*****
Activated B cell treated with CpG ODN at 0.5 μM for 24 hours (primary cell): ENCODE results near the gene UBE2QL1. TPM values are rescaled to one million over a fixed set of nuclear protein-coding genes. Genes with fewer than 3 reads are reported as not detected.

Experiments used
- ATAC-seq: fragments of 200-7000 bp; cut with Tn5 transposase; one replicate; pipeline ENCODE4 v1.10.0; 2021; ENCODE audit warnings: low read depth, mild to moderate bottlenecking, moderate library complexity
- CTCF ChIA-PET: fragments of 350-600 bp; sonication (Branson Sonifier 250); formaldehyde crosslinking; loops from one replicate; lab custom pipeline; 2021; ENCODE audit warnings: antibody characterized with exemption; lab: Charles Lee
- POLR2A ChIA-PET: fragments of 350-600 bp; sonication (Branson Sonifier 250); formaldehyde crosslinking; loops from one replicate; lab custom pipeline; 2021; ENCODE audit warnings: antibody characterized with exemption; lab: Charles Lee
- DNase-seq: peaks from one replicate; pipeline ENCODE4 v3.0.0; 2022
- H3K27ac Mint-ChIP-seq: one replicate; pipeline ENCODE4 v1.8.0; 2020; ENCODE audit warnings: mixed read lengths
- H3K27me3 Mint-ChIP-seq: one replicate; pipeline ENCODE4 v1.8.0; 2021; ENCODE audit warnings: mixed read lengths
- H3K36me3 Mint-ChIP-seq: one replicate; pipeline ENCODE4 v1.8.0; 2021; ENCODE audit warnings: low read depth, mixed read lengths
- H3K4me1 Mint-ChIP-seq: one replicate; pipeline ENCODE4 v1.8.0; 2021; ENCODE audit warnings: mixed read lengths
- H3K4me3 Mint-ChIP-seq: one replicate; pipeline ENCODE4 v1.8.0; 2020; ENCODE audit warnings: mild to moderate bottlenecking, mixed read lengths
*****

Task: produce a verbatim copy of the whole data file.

Activated B cell treated with CpG ODN at 0.5 μM for 24 hours (primary cell): ENCODE results near the gene UBE2QL1. TPM values are rescaled to one million over a fixed set of nuclear protein-coding genes. Genes with fewer than 3 reads are reported as not detected.

Experiments used
- ATAC-seq: fragments of 200-7000 bp; cut with Tn5 transposase; one replicate; pipeline ENCODE4 v1.10.0; 2021; ENCODE audit warnings: low read depth, mild to moderate bottlenecking, moderate library complexity
- CTCF ChIA-PET: fragments of 350-600 bp; sonication (Branson Sonifier 250); formaldehyde crosslinking; loops from one replicate; lab custom pipeline; 2021; ENCODE audit warnings: antibody characterized with exemption; lab: Charles Lee
- POLR2A ChIA-PET: fragments of 350-600 bp; sonication (Branson Sonifier 250); formaldehyde crosslinking; loops from one replicate; lab custom pipeline; 2021; ENCODE audit warnings: antibody characterized with exemption; lab: Charles Lee
- DNase-seq: peaks from one replicate; pipeline ENCODE4 v3.0.0; 2022
- H3K27ac Mint-ChIP-seq: one replicate; pipeline ENCODE4 v1.8.0; 2020; ENCODE audit warnings: mixed read lengths
- H3K27me3 Mint-ChIP-seq: one replicate; pipeline ENCODE4 v1.8.0; 2021; ENCODE audit warnings: mixed read lengths
- H3K36me3 Mint-ChIP-seq: one replicate; pipeline ENCODE4 v1.8.0; 2021; ENCODE audit warnings: low read depth, mixed read lengths
- H3K4me1 Mint-ChIP-seq: one replicate; pipeline ENCODE4 v1.8.0; 2021; ENCODE audit warnings: mixed read lengths
- H3K4me3 Mint-ChIP-seq: one replicate; pipeline ENCODE4 v1.8.0; 2020; ENCODE audit warnings: mild to moderate bottlenecking, mixed read lengths